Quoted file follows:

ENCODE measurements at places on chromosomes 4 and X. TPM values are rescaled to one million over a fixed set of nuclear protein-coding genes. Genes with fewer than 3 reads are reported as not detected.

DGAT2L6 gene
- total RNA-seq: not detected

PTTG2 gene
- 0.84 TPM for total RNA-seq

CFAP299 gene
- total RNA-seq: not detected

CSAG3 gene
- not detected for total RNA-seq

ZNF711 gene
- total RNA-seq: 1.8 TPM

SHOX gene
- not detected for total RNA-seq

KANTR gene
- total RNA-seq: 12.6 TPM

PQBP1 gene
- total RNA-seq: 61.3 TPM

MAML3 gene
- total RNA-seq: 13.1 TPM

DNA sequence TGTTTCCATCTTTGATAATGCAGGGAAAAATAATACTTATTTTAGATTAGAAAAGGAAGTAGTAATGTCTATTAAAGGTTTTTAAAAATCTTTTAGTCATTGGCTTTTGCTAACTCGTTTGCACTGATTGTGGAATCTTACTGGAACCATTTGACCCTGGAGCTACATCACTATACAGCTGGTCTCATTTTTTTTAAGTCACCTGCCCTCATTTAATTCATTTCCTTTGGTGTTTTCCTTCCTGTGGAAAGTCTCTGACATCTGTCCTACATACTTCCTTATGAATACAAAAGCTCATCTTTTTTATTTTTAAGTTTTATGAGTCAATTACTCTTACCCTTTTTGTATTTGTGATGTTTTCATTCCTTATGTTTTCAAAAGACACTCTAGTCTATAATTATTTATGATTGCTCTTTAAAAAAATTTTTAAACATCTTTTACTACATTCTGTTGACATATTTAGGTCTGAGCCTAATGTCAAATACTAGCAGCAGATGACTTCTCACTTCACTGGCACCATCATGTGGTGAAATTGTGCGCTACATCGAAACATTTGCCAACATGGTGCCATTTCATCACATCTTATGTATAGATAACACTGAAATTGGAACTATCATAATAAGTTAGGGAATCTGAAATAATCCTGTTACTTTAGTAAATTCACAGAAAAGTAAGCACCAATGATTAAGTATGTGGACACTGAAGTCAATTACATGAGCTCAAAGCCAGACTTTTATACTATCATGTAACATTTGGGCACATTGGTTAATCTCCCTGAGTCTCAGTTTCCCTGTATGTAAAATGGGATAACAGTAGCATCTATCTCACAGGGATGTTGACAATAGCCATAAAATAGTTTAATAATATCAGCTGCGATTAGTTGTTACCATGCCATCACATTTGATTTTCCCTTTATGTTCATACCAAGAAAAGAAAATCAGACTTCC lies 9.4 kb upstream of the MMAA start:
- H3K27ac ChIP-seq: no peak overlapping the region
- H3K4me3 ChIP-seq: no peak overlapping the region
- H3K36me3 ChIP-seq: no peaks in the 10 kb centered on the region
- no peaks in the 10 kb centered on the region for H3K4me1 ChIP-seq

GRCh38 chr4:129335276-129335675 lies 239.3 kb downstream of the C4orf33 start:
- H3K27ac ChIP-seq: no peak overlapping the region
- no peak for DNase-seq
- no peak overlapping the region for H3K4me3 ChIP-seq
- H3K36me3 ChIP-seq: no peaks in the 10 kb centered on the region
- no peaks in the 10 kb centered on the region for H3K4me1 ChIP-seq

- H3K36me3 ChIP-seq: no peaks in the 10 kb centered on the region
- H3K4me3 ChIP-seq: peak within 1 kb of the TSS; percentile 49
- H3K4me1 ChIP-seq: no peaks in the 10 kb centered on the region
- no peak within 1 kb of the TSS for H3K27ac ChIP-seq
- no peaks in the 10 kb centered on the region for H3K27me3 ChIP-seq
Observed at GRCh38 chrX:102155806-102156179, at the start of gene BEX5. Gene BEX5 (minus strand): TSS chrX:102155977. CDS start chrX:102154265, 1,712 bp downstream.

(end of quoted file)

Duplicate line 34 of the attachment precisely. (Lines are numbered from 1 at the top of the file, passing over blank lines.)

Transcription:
- no peak within 1 kb of the TSS for H3K27ac ChIP-seq